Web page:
Curiosity killed the Habit

This week I’ve been enjoying a fascinating insight from psychiatrist and addiction expert Judson Brewer on ‘reward based learning’ and rewiring habit loops.

The simple trick is to use curiosity; not attempt self-control. As he explains (below) the bit of the brain which exerts control is way less ancient, and way less powerful than the bit that imposes cravings. So a battle with smoking or snacking with willpower alone is likely to be a losing one.

The key according to Brewer is curiosity. If we can stop and curiously examine an urge; not instantly act on it or try to make it go away, we can ‘hack’ our ‘reward based learning’ system by enjoying the experience of learning.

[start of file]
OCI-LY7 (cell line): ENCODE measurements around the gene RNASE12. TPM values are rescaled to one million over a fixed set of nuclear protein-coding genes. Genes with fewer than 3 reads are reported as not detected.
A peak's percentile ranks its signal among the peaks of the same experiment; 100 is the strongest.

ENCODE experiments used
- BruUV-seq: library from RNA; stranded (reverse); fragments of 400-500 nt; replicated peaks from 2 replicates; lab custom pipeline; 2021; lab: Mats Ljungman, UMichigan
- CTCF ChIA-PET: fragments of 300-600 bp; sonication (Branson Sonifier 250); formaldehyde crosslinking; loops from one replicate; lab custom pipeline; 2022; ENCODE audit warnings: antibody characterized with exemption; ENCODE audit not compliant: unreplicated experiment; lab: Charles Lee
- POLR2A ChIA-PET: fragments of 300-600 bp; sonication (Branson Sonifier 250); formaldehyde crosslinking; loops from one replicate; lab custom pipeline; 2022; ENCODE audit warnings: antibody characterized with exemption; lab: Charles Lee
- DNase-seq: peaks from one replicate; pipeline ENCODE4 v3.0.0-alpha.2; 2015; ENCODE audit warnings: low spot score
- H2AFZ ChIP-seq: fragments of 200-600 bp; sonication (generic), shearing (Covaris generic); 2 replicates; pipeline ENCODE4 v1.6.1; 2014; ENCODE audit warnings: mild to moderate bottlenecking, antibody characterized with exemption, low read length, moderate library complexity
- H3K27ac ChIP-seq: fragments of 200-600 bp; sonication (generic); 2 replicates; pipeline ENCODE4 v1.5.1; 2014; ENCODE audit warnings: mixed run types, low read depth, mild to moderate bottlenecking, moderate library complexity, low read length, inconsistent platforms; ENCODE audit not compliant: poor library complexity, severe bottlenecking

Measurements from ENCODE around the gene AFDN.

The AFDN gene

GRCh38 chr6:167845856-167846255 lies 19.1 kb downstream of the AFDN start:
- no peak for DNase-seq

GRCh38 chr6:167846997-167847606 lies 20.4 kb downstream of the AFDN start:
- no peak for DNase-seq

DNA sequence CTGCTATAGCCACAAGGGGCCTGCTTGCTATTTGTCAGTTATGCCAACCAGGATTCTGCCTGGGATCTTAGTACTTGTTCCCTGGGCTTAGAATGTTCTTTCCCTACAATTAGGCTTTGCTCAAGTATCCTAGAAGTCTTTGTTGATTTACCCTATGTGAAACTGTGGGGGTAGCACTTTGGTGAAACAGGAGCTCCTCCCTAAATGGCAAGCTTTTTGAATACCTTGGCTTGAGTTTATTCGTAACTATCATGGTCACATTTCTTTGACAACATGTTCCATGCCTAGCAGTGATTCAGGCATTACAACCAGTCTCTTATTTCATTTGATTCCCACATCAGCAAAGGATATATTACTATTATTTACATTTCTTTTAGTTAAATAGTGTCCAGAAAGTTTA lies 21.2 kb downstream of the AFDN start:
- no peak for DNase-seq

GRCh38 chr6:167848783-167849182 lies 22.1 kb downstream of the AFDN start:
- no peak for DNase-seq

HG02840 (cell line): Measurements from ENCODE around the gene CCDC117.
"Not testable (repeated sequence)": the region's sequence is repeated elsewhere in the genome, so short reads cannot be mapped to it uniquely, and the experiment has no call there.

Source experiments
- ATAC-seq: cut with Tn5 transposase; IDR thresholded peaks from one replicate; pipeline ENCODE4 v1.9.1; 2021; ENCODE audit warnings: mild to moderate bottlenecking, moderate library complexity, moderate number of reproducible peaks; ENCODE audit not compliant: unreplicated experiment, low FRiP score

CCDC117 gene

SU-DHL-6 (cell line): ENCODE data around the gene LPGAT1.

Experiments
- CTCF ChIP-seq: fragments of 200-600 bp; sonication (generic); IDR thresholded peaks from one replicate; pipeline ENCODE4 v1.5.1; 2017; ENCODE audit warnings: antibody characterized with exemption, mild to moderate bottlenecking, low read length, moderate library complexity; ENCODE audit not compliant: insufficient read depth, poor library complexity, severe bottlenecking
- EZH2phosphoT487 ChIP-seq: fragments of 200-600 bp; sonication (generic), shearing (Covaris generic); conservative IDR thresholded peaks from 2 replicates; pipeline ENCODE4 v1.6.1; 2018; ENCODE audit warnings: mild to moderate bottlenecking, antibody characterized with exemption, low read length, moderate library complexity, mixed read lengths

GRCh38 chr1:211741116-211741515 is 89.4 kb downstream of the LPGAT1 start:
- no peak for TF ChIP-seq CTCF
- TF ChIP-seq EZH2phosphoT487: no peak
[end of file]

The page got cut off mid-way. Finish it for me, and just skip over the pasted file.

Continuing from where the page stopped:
This – when I think back – is how I quit smoking nearly 18 years ago; actively exploring the craving made it manageable. I’d read ‘aversion’ doesn’t work. So I used to think of the famous Bisto gravy ads: and with a deep breath go ‘ahhh!’ remembering the ‘hit’, sensation and reward of a deep drag on a cigarette when I smelt one or the urge came upon me. Enjoying the urge made it pass.

Brewer’s is a very simple but clever idea – curiosity is its own reward; it could be habit-forming…